"In cooking, as in all the arts, simplicity is a sign of perfection." - Curnonsky

Monday, September 8, 2008

Monk: Mr. Monk Falls In Love

This was a rarity in the Monk canon. It was not only a serious episode, but one in which Monk seemed capable of touching another person and falling in love again. The title of the episode, in fact, suggests that he does fall in love.

There were other differences in the show. The murder of the taxi driver brought Stottlemeyer and Disher to the case, and Natalie and Adrian, but also a San Francisco Homicide task force -- i.e. two other detectives. Have I ever seen these guys before? I don't remember them. They were there for one reason basically, to contradict Monk's assertion that the prime suspect -- Layla with a Z, a beautiful social worker -- is not the "guy." In the face of mounting evidence, Monk refused to believe she did it.

At the same time, Monk allowed himself to be attracted to her, or rather, he couldn't help himself. When he goes to see her to warn her that the cops will arrest her, he admits that he could have called instead. Fighting every one of his instincts to pull away, Monk kept coming back to her. Joanna Pacula played Layla with complete sincerity. She did look like an angel when they first interviewed her. At no point, did I think she was playing Monk, like the other two detectives suggested.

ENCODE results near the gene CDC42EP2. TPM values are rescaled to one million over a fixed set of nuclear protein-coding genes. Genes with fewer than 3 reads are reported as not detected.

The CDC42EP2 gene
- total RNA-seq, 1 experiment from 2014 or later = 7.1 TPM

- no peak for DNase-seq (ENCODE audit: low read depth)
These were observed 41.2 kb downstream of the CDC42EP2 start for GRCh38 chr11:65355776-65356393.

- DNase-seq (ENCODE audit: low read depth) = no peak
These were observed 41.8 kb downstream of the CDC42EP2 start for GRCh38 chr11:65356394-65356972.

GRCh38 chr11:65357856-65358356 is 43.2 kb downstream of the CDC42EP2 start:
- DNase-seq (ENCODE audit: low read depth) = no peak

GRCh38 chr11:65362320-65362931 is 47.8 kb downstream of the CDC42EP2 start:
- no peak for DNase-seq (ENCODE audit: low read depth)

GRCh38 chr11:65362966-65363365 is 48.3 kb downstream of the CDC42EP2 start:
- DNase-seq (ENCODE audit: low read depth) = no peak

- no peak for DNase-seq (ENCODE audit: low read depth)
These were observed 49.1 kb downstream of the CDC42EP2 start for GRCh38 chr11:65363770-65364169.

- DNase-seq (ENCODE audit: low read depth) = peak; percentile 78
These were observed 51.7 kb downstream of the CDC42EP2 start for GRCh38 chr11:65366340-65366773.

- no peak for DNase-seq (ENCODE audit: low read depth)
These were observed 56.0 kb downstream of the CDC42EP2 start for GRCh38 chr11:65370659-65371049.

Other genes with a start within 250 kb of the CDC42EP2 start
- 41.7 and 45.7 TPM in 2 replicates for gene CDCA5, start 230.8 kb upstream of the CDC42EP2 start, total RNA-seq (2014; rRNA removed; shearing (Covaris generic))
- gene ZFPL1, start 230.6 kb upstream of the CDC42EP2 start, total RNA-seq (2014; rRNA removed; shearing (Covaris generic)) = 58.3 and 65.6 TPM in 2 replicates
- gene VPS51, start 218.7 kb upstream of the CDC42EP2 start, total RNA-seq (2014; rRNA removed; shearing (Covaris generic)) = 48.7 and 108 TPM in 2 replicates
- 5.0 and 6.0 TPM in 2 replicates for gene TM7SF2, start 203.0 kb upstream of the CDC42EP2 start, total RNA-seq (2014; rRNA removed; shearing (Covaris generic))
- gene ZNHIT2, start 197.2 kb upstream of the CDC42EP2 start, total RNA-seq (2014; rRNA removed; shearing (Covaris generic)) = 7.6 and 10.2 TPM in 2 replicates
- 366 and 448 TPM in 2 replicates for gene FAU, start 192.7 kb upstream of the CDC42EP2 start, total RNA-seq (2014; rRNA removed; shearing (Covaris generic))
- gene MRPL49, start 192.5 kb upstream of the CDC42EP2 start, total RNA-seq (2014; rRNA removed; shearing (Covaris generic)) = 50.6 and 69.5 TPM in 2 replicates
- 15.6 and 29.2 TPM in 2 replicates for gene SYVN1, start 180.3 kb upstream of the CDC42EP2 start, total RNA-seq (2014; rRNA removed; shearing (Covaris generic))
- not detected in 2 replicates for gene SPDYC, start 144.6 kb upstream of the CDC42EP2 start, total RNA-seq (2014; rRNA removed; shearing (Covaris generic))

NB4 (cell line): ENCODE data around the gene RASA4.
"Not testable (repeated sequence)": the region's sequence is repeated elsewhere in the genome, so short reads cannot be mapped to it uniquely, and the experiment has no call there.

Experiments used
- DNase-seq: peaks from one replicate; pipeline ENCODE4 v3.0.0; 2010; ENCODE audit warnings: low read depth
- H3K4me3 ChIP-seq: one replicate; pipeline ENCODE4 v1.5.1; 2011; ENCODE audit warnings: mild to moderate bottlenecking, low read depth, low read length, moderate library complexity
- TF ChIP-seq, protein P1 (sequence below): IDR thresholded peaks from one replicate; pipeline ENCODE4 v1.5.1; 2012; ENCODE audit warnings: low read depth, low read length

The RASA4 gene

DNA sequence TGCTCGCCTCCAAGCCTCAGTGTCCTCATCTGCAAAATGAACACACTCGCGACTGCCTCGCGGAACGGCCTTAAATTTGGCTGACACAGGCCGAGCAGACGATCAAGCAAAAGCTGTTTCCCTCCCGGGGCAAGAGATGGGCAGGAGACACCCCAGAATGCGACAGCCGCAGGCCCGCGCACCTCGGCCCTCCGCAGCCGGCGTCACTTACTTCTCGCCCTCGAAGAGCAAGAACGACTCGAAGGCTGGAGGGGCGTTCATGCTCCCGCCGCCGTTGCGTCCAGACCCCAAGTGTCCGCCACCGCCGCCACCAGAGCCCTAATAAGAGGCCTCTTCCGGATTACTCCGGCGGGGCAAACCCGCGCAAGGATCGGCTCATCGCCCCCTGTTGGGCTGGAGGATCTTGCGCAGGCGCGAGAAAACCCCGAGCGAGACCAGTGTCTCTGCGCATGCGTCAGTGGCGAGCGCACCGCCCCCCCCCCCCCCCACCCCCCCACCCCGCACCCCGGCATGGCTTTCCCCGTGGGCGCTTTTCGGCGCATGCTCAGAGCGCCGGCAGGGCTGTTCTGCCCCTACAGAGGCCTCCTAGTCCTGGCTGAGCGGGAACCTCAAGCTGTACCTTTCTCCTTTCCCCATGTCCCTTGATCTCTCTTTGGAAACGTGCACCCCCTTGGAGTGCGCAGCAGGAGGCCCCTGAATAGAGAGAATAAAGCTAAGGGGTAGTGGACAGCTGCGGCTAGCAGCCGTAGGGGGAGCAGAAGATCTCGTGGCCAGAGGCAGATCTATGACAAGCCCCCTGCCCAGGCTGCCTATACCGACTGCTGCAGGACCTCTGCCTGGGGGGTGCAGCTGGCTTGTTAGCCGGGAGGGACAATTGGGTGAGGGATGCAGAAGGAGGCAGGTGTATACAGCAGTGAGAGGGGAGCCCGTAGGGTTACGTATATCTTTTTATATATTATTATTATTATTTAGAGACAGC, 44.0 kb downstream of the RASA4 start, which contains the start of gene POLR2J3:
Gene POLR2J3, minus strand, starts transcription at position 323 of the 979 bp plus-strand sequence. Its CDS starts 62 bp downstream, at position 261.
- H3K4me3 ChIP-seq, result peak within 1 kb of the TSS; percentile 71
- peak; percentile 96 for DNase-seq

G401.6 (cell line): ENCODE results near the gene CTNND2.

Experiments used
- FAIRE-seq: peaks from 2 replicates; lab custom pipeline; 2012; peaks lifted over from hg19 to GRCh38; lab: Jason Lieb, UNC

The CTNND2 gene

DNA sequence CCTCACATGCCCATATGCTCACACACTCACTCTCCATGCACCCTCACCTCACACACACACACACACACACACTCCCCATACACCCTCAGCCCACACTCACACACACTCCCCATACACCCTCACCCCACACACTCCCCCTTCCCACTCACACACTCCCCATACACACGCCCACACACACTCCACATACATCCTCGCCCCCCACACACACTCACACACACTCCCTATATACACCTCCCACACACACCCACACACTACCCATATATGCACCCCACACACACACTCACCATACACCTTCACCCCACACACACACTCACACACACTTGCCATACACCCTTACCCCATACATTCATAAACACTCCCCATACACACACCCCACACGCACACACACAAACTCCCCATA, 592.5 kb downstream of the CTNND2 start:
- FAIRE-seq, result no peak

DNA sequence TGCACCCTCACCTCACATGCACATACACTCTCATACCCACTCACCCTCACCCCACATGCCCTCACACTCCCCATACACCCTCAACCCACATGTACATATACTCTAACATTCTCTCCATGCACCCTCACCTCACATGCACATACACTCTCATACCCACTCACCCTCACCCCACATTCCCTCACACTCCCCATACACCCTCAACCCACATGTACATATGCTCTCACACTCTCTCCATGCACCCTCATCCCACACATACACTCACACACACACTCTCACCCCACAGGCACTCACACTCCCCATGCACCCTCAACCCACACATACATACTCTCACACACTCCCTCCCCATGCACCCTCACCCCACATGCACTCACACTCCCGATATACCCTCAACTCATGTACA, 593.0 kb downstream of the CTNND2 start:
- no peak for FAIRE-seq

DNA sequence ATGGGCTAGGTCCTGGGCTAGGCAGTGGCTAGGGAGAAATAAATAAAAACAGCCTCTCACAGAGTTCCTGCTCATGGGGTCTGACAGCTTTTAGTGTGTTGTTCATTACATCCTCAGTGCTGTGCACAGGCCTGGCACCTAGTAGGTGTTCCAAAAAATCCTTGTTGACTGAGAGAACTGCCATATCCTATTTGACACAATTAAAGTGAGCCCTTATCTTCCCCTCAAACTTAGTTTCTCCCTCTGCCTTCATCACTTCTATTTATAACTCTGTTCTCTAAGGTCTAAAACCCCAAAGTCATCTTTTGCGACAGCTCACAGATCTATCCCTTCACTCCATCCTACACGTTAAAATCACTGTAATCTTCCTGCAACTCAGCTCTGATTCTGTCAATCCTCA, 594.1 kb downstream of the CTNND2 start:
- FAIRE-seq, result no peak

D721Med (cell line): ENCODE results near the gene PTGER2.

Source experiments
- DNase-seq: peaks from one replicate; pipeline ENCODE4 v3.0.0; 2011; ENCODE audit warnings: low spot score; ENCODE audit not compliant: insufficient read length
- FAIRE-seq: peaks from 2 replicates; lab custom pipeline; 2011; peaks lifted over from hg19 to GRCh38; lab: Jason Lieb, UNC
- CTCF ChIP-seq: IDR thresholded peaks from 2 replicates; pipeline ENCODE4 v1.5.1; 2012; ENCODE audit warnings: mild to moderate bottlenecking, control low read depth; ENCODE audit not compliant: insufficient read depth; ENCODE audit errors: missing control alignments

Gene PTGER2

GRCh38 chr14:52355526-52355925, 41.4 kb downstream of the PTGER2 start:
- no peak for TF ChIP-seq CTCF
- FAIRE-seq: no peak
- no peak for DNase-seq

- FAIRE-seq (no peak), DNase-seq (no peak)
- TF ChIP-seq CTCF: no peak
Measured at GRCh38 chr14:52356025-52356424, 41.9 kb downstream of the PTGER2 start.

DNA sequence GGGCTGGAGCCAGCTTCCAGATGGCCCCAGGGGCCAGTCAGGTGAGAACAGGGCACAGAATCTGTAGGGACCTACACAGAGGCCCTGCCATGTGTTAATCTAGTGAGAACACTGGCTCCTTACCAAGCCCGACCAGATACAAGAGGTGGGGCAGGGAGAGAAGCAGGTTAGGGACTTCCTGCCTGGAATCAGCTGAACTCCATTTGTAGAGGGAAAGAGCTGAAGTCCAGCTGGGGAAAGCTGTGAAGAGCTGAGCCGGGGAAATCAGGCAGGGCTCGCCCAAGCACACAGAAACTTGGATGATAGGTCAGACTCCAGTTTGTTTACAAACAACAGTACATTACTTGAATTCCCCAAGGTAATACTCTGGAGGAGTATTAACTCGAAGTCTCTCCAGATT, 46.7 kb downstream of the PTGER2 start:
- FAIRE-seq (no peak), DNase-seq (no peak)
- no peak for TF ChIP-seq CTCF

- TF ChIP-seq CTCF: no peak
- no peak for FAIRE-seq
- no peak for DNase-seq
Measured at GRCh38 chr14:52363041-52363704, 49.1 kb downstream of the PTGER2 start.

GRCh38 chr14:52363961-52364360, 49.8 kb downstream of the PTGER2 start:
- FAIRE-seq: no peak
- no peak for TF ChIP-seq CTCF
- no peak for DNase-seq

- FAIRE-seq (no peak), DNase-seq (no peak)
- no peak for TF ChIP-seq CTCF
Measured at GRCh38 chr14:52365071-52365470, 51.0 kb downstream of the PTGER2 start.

As attracted to her as Monk was, she was attracted to him, too, a fact that was underscored in the dancing scene. Monk actually overcame his phobias about intimacy and after a hesitant start, he took her in his arms and they danced. It was a sweet moment, but it couldn't last. Monk's obsession with Trudy continues to hold him in check. Scrubbing the wedding ring symbolized his need to remain only Trudy's. Sad, really.

The Zemenian restaurant scene was fun, sort of a Benihana of Slavic food. Like the last episode on the submarine, Monk refused to eat. This time it was because of chef was playing with the food. One of these week's, Monk's going to have to eat something.

When the story of the butcher came out and Layla mentioned Emmerich by name, Monk's calling for 911 because the guy spat on the floor was over the top. But then, this is Monk.

The ending though was particularly poignant. Monk did the right thing. He save Layla and found the right "guy," but was it fair that an old woman was imprisoned when a war criminal, "the butcher of Zemenia," was never brought to justice? Yes, she stabbed him, but what crimes had he committed and never been tried for?

Ultimately, Monk's choice resulted in his losing Layla. There was no right answer, actually. If he let her confession stand, he'd lose her. Bringing in her mother and revealing that she was the killer, lost Layla to him, too. The final shot of Layla walking away and the door swinging closed on Monk sealed the deal. I doubt Layla will be back again.

Other points of interest:

Randy in date mode was like Randy at work, oblivious. By the way, Randy looked quite randy in the cab. I guess he hasn't been dating much lately.

When Layla kissed Monk for the first time, Natalie gave him a wipe, which he didn't use.

"Red light, schmed light. That's your argument?"

The cops should not have had guns drawn when they went to arrest Layla; there was no imminent danger.

Showing the murder in black and white was a nice touch, even though we've seen it before. But wouldn't the cabbie have some inkling that he was despised by the Zemenian community? Was he hiding in plain sight?

The mythical Zemenia reminded me of Freedonian.

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